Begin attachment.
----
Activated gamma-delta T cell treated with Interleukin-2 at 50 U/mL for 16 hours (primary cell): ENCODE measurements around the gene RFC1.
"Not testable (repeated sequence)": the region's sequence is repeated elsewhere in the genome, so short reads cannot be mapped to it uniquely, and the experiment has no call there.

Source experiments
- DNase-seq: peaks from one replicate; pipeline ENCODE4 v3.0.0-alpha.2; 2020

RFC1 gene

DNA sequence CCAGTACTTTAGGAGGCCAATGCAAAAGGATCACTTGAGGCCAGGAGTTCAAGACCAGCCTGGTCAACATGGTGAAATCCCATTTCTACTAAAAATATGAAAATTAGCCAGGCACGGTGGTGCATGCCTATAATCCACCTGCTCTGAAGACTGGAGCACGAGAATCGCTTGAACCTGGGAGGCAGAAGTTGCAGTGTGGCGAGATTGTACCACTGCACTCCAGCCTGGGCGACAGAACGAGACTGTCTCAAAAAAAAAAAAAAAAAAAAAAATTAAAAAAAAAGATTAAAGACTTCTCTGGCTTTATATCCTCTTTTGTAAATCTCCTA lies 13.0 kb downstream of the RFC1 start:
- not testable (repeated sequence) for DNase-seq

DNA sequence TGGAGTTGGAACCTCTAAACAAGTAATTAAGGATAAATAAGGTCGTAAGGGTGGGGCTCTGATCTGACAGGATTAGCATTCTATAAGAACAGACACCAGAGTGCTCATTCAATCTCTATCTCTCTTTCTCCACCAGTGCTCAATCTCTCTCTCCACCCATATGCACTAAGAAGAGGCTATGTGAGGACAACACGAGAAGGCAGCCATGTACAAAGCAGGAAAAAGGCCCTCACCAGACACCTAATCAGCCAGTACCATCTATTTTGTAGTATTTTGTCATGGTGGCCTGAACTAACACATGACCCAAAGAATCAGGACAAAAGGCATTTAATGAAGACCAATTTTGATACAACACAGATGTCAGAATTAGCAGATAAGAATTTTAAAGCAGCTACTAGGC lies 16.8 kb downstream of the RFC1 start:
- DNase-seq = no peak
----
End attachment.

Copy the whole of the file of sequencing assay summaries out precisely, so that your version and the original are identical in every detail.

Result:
Activated gamma-delta T cell treated with Interleukin-2 at 50 U/mL for 16 hours (primary cell): ENCODE measurements around the gene RFC1.
"Not testable (repeated sequence)": the region's sequence is repeated elsewhere in the genome, so short reads cannot be mapped to it uniquely, and the experiment has no call there.

Source experiments
- DNase-seq: peaks from one replicate; pipeline ENCODE4 v3.0.0-alpha.2; 2020

RFC1 gene

DNA sequence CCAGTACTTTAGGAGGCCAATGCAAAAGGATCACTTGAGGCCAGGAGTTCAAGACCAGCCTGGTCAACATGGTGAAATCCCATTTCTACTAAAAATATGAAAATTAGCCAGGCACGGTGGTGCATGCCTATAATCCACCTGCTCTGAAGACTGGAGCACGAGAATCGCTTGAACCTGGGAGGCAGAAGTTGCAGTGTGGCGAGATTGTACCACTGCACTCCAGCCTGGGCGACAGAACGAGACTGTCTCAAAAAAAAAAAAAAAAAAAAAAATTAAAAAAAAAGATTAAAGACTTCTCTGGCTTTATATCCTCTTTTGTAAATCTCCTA lies 13.0 kb downstream of the RFC1 start:
- not testable (repeated sequence) for DNase-seq

DNA sequence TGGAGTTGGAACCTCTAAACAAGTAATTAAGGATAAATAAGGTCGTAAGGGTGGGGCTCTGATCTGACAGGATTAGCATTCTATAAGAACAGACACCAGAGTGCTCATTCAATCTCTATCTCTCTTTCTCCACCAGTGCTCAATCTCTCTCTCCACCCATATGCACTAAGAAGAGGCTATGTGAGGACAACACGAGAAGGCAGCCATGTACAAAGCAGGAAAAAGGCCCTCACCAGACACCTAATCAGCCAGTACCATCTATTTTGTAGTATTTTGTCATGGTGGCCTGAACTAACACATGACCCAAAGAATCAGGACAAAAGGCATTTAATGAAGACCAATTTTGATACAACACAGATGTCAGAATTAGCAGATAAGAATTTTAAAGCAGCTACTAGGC lies 16.8 kb downstream of the RFC1 start:
- DNase-seq = no peak